Twitter is admitting that it has a problem.
The site announced that it will no longer sell advertising to Russian media outlets Russia Today (RT) and Sputnik “effective immediately.” The world’s fourth largest social media network says an internal investigation of the site’s role in the 2016 United States’ presidential election determined that two organizations attempted to “interfere with the election on behalf of the Russian government” thus banning their advertising will “help protect the integrity of the user experience on Twitter.”
Vanity Fair‘s Maya Kosoff called this step “damage control” ahead of Twitter executives appearance in front of the Senate Intelligence committee and compared it to putting a “Band-Aid on a brain tumor.” Kosoff notes that the ads’ effects were minor compared to the generally unfettered activity of troll accounts and bots, which one study found accounted for 1 out of every 5 election-related tweets.
The use of bots to at least attempt to sway voters was not limited to the U.S., of course. Researchers have found that 13,000 suspected bots tried to sway UK voters toward voting “leave” on Brexit.
Ad sales are one aspect of the site that Twitter has the most control over, and banning two purchasers isn’t going to affect its bottom line much. But the site’s ads are nowhere near as pervasive or effective as those on Facebook — another site facing considerable scrutiny of its role in the 2016 election — as evidenced by Facebook’s massive advantage when it comes to soaking up ad dollars.
Shutting down individual troll accounts also seems doable and Twitter has pursued that path more avidly since the election. But I wondered why Twitter can’t just do more to take on the bots that seem to be driving so much political conversation.
F-Secure Labs’ Andy Patel began playing with Twitter’s API and monitoring Twitter bots and sockpuppets by taking a look at the activity around @realDonaldTrump. Since then he’s done forensics on Twitter activity on the site related recent elections in France, the UK and Germany. He has found that Twitter’s backend logic does “take automatic action against bots” so I asked him why Twitter just can’t just shut all bots down.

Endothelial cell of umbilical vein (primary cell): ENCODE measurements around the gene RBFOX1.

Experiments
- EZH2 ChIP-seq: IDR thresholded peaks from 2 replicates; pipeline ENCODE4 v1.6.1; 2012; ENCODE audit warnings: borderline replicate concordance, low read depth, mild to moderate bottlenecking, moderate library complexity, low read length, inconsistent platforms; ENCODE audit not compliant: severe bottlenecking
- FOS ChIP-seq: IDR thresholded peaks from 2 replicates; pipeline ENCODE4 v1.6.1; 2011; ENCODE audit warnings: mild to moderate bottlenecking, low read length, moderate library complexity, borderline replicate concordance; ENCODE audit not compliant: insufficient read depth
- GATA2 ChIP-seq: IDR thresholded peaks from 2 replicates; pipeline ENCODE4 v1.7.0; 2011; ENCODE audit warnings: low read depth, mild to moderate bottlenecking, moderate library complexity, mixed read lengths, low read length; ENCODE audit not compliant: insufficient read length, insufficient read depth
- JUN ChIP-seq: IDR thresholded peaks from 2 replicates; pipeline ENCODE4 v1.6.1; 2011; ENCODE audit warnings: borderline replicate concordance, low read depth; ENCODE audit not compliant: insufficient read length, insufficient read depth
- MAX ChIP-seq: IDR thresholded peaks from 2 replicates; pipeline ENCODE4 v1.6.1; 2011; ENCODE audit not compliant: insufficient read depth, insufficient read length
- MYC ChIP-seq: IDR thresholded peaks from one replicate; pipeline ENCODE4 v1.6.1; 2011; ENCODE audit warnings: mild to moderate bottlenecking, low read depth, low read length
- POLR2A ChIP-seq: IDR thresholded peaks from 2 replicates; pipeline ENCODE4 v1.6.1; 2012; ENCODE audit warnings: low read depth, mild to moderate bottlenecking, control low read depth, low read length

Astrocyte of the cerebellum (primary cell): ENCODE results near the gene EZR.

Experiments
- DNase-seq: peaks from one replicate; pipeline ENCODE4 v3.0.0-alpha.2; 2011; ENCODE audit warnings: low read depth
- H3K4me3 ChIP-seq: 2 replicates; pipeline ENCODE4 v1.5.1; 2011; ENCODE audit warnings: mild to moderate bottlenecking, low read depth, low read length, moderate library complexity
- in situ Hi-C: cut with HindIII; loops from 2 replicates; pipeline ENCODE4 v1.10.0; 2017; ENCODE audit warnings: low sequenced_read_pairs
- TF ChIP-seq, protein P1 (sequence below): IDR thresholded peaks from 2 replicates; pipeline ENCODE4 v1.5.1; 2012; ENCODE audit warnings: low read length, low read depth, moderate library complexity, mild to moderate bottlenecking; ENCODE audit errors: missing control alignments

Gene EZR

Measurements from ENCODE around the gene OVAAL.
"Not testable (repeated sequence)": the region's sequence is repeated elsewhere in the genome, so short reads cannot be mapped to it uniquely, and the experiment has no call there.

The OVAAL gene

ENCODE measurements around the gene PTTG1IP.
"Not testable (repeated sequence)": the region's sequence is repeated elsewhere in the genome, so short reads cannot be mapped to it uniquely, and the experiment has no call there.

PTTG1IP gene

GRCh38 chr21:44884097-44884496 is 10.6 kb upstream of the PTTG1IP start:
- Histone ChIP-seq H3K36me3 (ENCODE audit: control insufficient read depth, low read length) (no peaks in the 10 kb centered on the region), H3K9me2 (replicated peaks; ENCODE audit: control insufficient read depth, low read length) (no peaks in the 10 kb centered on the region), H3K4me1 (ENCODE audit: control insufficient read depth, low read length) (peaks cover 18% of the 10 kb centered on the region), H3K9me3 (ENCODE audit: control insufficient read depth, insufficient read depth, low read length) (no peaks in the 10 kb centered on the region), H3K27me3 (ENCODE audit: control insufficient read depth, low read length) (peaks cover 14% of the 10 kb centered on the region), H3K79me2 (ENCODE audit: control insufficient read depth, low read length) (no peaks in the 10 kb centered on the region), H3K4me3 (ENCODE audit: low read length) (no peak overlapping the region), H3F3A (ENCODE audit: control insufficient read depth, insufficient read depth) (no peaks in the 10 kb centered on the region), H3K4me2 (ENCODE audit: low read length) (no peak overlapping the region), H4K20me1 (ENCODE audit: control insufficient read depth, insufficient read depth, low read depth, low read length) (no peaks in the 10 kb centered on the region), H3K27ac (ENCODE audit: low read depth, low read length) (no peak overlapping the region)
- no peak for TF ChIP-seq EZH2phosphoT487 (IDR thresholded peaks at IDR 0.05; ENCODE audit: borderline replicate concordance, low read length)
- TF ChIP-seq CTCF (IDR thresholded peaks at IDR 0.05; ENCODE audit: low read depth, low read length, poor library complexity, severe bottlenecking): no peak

“Twitter themselves have access to all of the raw data in their databases, which includes fields that we don’t even see,” he told me. “They probably also have powerful tools that allow them to look at relationships between accounts, behaviour, and so on However, even with all of this power at their disposal, I’d venture to say that finding malicious politically-oriented groups of Twitter users is still difficult and time-consuming.”
He then offered four quick reasons it’s so hard to shut bots down:
1. Separating propaganda from advertising is difficult.
“Shutting off the wrong accounts can lead to allegations of censorship, so any methodology they employ to separate propaganda from valid political discourse has to be accurate,” Andy wrote. “One way they’ve employed is to separate ‘bot’ accounts from real people.”
2. Twitter’s constant avalanche of tweets works to the advantage of bots.
“Finding suspicious accounts starts with identifying the correct search terms to monitor, and preferably some accounts known to participate in the behavior you’re looking to monitor. Even with logic in place to catch certain behaviors, owners of malicious accounts and bot nets often change their tactics to avoid being caught by simple analysis techniques.”
3.Bots can be automated but detection requires humans.
“Any automation designed to catch malicious behavior on Twitter needs to be setup with the correct parameters (which are derived from manual research) and needs to be constantly reconfigured as the situation changes (which requires people to follow political discourse, user accounts, and tactics used by malicious users). Output from automation ultimately needs to be monitored by human beings in order to verify or spot anomalies. All of these steps are manual and can be prone to error.”
4. Who can keep up?
“Delving through historical data to find malicious patterns is quite different from catching actual malicious activity on-the-fly. While research into historical data can provide researchers with clues on how malicious accounts behave, reproducing the same analysis on a live stream of data requires a slightly different methodology (and is more difficult). The fact that there are multiple political agendas being pushed on social media at any given time (with new ones appearing and old ones being ditched) means that owners of social networks will likely always be hard-pressed to keep up with every situation that develops.”
Andy notes that “Twitter actively monitors and shuts down jihadist accounts” so “it is feasible that they could devote resources into creating similar processes to identify and shut down other types of unwanted discourse.” But the ability to do this in real-time will likely remain a challenge in the near future.
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